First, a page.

I was introduced to something called ‘The Science of Achievement’ about twenty years ago by Anthony Robins http://www.tonyrobbins.com/experiences/personal-development-process a world famous personal coach who's ideas and strategies for transformation are just as relevant for me now as they were then.
The Science of Achievement is the theory that you can pretty much achieve anything you want to in life, you just have to find someone who is doing it well and ask them for their recipe and model their behaviour. I really believe in this science and have always pushed myself to be a little brave sometimes and just ‘ask’ the right people for help.
In my four year journey creating www.feelbrave.com I have treasured the precious mentors and networks that have helped me find my way thus far and continue to help me (as I am certainly not ‘there’ yet and still have a long long way to go).
Last week I was extremely fortunate to have a mentoring session with Annabel Karmel http://www.annabelkarmel.com/annabel/biography the UK’s number one parenting author. Annabel has written 37 books and has sold over 4 million copies. She is passionate about improving the way children eat and also enjoys helping upcoming entrepreneurs. Her latest book titled ‘Mumpreneur’ - The complete guide to starting and running a successful business, is due to be released in February 2015. Annabel’s experience, wisdom and advice was invaluable to me.
1. Why are you doing this?
People don’t buy into ‘what’ you are doing, they buy into ‘why’ you are doing it. The why is the passion, the integrity, the emotion and intention behind it and is the ‘yes’ trigger for people to want to help you. For some great information about the ‘Why’ check out Simon Sinek’s awesome TED talk http://www.ted.com/talks/simon_sinek_how_great_leaders_inspire_action?language=en
Spend time on making sure you know your ‘why’ and consider that (as the inspirational Zhena Muzkya who made a multimillion dollar business out of tea said recently in an interview)... ‘With a mission to serve others, you cannot fail’. http://parade.com/337641/nancyberk/tea-entrepreneur-and-author-zhena-muzyka-shares-her-thoughts-on-lifes-challenges-success-and-hollywood-opportunities/
It has never been easier to find people who may potentially help you through the Internet and to find out as much about them as you can before you meet them. An excel spreadsheet is helpful as a living breathing document to keep track of everyone you contact, dates you’ve contacted them, next actions e.t.c and makes you look professional by helping to avoid any embarrassing slip ups of accidentally contacting someone twice or not following up on an agreed action as the list continues to grow.
If you are lucky enough for a potential mentor or contact to meet with you, researching everything you can about them before you meet not only will make them respect you for doing your homework and prove the right intentions behind your meeting with them but it will also save time on trying to understand their back story that you could have found out before the meeting.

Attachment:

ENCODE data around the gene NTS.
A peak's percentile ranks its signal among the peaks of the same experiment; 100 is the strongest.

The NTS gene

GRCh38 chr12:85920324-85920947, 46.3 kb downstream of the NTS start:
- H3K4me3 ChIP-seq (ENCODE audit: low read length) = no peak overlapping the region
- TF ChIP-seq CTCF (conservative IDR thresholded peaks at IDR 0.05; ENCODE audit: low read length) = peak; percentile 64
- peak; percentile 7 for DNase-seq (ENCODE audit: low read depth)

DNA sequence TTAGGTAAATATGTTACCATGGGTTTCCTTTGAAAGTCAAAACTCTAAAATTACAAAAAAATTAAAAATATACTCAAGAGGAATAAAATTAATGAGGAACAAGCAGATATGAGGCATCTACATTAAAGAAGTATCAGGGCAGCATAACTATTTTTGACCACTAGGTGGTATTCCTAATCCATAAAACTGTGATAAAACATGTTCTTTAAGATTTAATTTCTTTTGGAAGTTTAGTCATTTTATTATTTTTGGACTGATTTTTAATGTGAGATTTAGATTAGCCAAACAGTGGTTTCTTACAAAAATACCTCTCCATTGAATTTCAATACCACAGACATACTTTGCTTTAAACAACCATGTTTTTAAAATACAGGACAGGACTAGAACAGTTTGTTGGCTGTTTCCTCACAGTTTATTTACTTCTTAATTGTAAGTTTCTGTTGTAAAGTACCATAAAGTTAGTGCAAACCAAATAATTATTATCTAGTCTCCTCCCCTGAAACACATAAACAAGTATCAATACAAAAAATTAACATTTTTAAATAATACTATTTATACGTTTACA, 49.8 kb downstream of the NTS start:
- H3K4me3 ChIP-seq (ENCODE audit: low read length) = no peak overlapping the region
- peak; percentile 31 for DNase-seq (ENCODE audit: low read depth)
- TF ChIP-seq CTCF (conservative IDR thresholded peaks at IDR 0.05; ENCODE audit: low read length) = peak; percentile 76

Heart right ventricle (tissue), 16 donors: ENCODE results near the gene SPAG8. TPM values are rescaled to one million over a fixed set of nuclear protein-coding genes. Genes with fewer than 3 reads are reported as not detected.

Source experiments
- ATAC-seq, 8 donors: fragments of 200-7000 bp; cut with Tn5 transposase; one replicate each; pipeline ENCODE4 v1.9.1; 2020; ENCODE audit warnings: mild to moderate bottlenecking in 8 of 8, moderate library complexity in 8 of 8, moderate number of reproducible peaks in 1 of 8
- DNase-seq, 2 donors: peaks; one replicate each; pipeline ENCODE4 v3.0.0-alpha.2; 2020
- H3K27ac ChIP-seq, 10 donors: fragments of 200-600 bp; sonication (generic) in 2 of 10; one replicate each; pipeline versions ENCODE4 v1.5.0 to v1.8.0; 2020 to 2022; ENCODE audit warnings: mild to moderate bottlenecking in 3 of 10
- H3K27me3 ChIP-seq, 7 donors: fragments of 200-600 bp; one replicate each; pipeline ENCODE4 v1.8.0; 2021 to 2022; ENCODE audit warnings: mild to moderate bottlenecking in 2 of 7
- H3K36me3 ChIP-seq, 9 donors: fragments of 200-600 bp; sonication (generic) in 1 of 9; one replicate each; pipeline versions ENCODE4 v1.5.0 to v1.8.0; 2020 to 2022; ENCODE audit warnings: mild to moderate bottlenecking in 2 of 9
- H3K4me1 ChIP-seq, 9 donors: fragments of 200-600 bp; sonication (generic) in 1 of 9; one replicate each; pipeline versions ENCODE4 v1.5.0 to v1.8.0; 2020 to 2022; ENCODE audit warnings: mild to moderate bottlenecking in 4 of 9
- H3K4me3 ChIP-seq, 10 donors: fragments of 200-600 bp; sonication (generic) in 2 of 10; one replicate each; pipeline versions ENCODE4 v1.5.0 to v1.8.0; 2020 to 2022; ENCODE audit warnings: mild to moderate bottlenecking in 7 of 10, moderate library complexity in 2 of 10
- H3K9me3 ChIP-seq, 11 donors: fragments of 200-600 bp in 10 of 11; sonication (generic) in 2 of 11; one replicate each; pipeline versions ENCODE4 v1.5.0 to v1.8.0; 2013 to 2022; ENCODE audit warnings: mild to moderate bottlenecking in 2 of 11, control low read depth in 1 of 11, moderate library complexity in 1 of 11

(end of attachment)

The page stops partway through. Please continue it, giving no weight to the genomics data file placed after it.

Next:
3. Talk about your idea
Without compromising any of your potential copyright (being careful to make sure your idea is not easily duplicated by someone else), if you can talk about what you are trying to do with as many friends and new contacts as much as you can, you and your idea can be top of mind for people who then may easily make a link with someone they know or have met which may help you.
4. Respect others time and trade creatively
Our world has never been more fast-paced and distracting. Time is such a precious commodity with people over capacity in what they are trying to fit into their day. For this reason, if you do manage to get a meeting with someone, I think it’s helpful to remember to respect the time they are giving you. A nice way to do this is to just allocate 30 minutes for a quick coffee which says ‘I respect that you are busy’ and is always greatly appreciated. Usually people will happily run over that time but it sets a nice tone.
Another nice gesture is to creatively trade. If someone is giving up their time and sharing their wisdom and advice with you, it’s nice to return the favour somehow but if you manage to meet with someone who is really successful, you might feel that there is no way for you to give the same back to them. Don’t underestimate the value you might be able to give them some day in the future. Most people actually really love to help and share their success and wisdom. Sometimes if there is no way to pay them back immediately, you can always ‘pay it forward’ by helping someone else or just taking a nice bottle of wine to say thanks for your time.
Networking has never been easier with social networks such as Linkedin where you can join online groups in your industry and find new connections. It’s never too late to start by building your profile and starting to connect with people. Also joining organisations or societies in the area that interests you and getting out and meeting people is a great way to find help. Try and find organisations that offer mentoring. Being a New Zealander, I am a member of the New Zealand Business Woman’s Network https://www.nzwomen.co.uk/ who offer mentoring programmes. Some other examples of great organisations that offer mentoring are ‘Driven Woman’ www.drivenwoman.co.uk or ‘Start up Loans’ http://www.startuploans.co.uk/mentoring/
I hope this has given you some value and ideas (for starters) in finding the right people to help you transform your own ideas into reality or as Derek Silvers says in this wonderful and entertaining TED talk, ‘Turning you from a lone nut into a leader’ http://www.ted.com/talks/derek_sivers_how_to_start_a_movement